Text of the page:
Table 2. Number of Himalayan Griffons recorded on the four transects.

Nesting sites

In total, 58 and 61 Himalayan Griffon nests were observed in caves on vertical cliffs in 2004 and 2005 respectively, although survey effort was higher in 2005, with an additional four nests (one active and three unoccupied) encountered in a new area in 2005. At nest sites that were fully visible, birds were not observed to use nesting materials of any kind. In 2005, nine nests (15%) were active, 16 nests (26%) were occupied and 36 nests (59%) were unoccupied. Similarly, in 2004, eight nests (14%) were active, 17 nests (29%) were occupied and 33 nests (57%) were unoccupied. Assuming that all active nests and all occupied nests with fresh faeces contained two members of a pair, then the number of nests recorded in 2004 and 2005 represents a population of around 50 adult birds. New and active nesting sites of Himalayan Griffon were observed in Chungshi and Samjung areas in 2005 due to the wider coverage of the survey in 2005 than in 2004. Two nesting colonies (Ghemi and Chosyar) were monitored in all years of this study, with a third nesting colony (Chungshi) monitored in 2004 and 2005 (Table 3). The number of active nests at Ghemi and Choysar declined by 100% and 75% respectively from 2002 until 2004, with evidence of a smaller decline (27%) at Chungshi from 2004 to 2005. Numbers at Chosyar appear to be stable (but very low, four and six respectively) in the last two years of survey. Combining both Ghemi and Chosyar colonies, nest numbers have declined by 84% from 2002 to 2005 (Table 3).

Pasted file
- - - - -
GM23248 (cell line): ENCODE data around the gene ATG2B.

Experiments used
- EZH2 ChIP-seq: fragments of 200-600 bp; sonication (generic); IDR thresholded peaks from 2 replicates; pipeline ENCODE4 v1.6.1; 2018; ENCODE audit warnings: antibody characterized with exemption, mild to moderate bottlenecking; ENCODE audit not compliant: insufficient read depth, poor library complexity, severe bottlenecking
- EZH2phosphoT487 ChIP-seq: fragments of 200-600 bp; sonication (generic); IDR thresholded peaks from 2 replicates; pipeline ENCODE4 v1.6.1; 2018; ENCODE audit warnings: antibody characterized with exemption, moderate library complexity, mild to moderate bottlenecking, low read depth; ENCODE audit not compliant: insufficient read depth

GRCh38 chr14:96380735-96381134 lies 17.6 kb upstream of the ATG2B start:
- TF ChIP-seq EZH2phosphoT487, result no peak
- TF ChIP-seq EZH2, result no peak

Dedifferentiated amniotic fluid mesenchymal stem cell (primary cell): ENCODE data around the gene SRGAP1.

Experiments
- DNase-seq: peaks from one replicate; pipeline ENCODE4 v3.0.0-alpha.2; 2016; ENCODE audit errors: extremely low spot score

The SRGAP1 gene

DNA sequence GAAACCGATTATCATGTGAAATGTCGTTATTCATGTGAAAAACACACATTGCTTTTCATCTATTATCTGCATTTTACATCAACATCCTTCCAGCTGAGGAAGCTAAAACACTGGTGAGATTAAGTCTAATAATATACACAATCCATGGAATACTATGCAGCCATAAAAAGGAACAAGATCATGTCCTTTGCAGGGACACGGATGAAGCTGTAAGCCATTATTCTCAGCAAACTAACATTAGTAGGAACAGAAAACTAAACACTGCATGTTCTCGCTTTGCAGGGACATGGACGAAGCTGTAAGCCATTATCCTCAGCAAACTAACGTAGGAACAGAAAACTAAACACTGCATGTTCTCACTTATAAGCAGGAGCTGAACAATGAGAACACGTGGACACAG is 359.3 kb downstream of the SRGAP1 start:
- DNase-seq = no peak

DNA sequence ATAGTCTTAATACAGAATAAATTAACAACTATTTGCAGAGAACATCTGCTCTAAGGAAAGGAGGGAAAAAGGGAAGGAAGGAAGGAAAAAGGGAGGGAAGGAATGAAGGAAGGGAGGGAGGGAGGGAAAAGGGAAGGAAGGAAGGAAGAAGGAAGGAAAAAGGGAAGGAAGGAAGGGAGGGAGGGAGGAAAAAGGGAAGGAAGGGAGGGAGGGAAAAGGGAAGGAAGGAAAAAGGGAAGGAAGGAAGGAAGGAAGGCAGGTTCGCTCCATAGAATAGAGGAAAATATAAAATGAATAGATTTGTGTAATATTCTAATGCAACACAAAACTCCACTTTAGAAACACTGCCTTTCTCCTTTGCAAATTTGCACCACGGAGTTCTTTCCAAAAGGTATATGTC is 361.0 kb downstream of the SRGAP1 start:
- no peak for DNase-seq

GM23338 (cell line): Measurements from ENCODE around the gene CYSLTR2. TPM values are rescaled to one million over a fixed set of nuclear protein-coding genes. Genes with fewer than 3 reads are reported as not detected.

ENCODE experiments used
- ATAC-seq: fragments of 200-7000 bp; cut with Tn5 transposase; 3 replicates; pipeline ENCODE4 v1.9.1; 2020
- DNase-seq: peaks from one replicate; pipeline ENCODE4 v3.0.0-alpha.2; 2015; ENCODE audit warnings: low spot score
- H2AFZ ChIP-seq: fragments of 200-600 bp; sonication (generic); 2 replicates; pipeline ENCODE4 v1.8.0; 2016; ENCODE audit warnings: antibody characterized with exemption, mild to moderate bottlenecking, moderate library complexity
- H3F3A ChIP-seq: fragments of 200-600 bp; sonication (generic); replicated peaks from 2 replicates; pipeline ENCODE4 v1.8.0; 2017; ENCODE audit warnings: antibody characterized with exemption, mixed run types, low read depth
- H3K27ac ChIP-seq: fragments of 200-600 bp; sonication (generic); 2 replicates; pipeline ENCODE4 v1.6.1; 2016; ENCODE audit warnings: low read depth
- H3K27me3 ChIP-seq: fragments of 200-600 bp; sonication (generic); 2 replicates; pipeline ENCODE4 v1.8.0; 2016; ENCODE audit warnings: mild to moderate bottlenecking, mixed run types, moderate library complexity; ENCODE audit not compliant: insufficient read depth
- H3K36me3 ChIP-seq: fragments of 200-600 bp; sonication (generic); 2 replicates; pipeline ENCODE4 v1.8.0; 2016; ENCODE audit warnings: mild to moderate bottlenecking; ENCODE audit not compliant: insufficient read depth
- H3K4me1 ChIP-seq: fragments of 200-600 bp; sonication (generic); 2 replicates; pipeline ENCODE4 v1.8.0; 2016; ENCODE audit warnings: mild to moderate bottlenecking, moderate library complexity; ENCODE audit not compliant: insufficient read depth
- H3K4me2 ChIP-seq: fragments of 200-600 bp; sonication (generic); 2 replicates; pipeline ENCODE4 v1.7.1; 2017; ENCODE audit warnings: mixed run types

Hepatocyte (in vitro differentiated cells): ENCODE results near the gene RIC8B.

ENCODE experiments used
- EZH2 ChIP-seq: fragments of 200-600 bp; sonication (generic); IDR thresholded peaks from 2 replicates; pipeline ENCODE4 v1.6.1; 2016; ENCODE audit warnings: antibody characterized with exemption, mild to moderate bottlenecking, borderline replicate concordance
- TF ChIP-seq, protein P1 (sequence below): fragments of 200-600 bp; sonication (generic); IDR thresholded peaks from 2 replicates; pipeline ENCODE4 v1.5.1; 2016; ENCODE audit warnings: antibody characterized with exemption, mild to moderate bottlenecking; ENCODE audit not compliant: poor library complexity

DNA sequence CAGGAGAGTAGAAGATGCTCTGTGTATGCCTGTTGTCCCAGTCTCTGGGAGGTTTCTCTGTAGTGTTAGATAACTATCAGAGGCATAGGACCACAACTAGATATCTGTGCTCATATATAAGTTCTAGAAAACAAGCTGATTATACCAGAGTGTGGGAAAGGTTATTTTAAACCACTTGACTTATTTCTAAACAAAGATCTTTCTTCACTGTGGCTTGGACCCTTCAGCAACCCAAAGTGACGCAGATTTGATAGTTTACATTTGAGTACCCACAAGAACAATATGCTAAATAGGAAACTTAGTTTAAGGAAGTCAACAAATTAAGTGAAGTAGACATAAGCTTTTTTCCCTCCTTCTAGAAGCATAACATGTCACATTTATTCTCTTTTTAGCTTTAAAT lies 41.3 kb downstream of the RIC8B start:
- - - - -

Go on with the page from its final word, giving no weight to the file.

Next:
Table 3. Number of Himalayan Griffons recorded at colonial nest sites in Upper Mustang.

* Not surveyed in 2002

Veterinary and agricultural compounds

In Mustang district, the District Livestock Development Service and three other shops in the Jomsom area were found to be distributing and selling veterinary medicines. In total, 47 products were recorded, the most common being anti-helmenthic medicines for the treatment of internal (six compounds) and external (three compounds) parasites; antibiotics (six), and antiseptics (three). Only one general pain killer and anti-inflammatory drug for the treatment of livestock was found, the NSAID voviram bolus, which contains diclofenac sodium as the active ingredient.